McClellan took a risk in his first published novel (third overall, if my memory serves) by including four POV characters (or perhaps five; the Epilogue may have included a "cameo viewpoint").  Three of them rotate regularly.  The fourth only takes charge in a few scenes.  I really enjoyed the three main viewpoints.  The other one was passable.  Each of the main POV characters set up their own story type.  Adamat, a grizzled investigator, pushes the narrative into the mystery genre a bit.  Taniel's POVs mostly deal with war, an epic fantasy staple.  In Tamas' POV, you can get a taste of a little political intrigue and plenty of action.  My favorite of the three is tough to decide, but I'm going to go with Tamas.  His competence and proactive sliders are way up and his sympathy slider builds almost constantly over the course of the novel.  The other two are equally developed, but the fact that they're acting under orders gives them a disadvantage in the "proactive" department.  There are a bunch of great secondary characters, including my two favorites: the savage shaman Ka-poel and the sleepless guard Olem.

Many exciting events occur in Promise of Blood.  The different POVs allow multiple threads to run simultaneously, each one complex and dynamic.  Every tiny resolution is proceeded by a couple new complications.  The tension never drops, yet there's never a risk of melodrama.  There's plenty of magic and fantastical theology to fuel a plot full of wonders, at an epic scope.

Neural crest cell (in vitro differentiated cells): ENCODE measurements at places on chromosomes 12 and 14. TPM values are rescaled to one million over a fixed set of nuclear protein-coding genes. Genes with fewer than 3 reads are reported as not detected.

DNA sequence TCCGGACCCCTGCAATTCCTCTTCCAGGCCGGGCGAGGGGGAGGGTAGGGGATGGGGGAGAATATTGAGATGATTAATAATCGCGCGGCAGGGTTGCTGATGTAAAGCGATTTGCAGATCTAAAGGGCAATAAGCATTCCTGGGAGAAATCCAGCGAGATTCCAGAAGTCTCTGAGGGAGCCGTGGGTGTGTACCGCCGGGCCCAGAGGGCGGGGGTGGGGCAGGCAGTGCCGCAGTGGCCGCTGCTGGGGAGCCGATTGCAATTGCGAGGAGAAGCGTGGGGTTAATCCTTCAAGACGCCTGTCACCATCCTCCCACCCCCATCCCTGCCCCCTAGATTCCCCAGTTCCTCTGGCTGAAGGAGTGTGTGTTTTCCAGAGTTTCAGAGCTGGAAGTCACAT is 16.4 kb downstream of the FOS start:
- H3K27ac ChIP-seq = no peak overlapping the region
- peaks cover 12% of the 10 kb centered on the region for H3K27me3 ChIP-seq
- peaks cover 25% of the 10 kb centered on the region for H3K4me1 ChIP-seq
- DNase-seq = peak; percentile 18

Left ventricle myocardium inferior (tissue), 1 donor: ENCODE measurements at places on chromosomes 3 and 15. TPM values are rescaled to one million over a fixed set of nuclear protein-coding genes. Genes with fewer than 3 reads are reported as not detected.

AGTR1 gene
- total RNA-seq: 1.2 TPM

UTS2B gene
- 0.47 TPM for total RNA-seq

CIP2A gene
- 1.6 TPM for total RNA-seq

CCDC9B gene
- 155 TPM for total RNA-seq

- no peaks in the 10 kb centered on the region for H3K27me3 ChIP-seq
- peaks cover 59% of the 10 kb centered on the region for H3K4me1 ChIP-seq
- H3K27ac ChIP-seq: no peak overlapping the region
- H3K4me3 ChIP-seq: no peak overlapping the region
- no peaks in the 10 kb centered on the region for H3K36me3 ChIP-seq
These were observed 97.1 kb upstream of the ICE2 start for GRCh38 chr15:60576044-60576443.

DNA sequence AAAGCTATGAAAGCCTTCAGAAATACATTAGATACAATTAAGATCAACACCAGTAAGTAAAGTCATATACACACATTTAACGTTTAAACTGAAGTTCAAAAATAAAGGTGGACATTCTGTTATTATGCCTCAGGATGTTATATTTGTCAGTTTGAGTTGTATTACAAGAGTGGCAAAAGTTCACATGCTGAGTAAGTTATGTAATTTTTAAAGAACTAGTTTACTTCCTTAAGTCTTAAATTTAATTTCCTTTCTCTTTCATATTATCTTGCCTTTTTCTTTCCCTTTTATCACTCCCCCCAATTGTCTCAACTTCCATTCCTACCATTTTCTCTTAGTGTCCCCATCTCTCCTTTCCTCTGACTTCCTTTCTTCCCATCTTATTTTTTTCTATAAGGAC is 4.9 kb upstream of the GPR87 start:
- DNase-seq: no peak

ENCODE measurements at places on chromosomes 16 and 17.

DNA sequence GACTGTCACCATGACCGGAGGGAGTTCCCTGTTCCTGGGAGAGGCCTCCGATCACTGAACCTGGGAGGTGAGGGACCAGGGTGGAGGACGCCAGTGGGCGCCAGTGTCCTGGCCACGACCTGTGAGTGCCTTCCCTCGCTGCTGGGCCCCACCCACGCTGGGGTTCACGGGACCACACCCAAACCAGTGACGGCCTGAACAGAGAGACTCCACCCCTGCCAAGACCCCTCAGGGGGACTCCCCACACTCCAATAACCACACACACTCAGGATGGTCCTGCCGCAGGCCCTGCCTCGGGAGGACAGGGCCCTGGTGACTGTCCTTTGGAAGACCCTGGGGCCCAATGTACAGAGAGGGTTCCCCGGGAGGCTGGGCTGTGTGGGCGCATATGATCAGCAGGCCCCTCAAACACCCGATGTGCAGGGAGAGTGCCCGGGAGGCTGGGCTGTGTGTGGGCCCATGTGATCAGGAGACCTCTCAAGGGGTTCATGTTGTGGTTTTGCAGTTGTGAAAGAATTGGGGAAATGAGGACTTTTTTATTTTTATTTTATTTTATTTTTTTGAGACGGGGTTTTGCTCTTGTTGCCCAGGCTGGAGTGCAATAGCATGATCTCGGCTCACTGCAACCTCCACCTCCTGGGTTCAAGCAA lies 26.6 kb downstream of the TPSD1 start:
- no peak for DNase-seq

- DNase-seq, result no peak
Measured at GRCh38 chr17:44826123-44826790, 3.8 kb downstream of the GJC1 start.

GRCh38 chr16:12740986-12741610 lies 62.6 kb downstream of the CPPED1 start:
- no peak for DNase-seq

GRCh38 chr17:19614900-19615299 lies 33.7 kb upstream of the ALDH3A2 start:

The Powder Mage Trilogy's setting is one of my favorites.  It manages to be unique while also showing some influence from legends Robert Jordan and (McClellan's former teacher) Brandon Sanderson.  Close-ups of the various locales featured have minimal details, a trait I prefer in my prose.  The French Revolution comparison can give you a basic impression of what everything looks like, if you choose to fill in the blanks.  For specifics on the world-building, give it a read (or a listen).  You won't be disappointed there.

Promise of Blood is astounding as a debut.  It isn't quite as powerful at key moments as Sanderson's Elantris was, but for overall quality it's just about level.  They may very well tie as the best epic fantasy debuts to date.  PoB didn't win the Morningstar Award for nothing, that's for sure.

Sunday, June 22, 2014

The Day She Came to Hate the NRA

"The Day She Came to Hate the NRA" is a contemporary horror flash fic that I entered in the 23rd Flash Frenzy contest.  While it did not win, it's probably one of my better attempts to elicit horror in my readers.

Thursday, June 19, 2014

Diversity in the Written Word

I'm taking on the behemoth today: diversity in the written word.  Why am I walking this tightrope?  Partially because I'd like to share my thoughts on the subject and partially because I'd like to hear others' thoughts on specific questions.

I'm a month shy of seventeen years of age, have very pale skin, red hair, the majority of a beard, and both of my parents (still married to each other).  I'm a fairly traditional Protestant who firmly believes in Matthew 5:28 (which basically boils down to "asexual until marriage").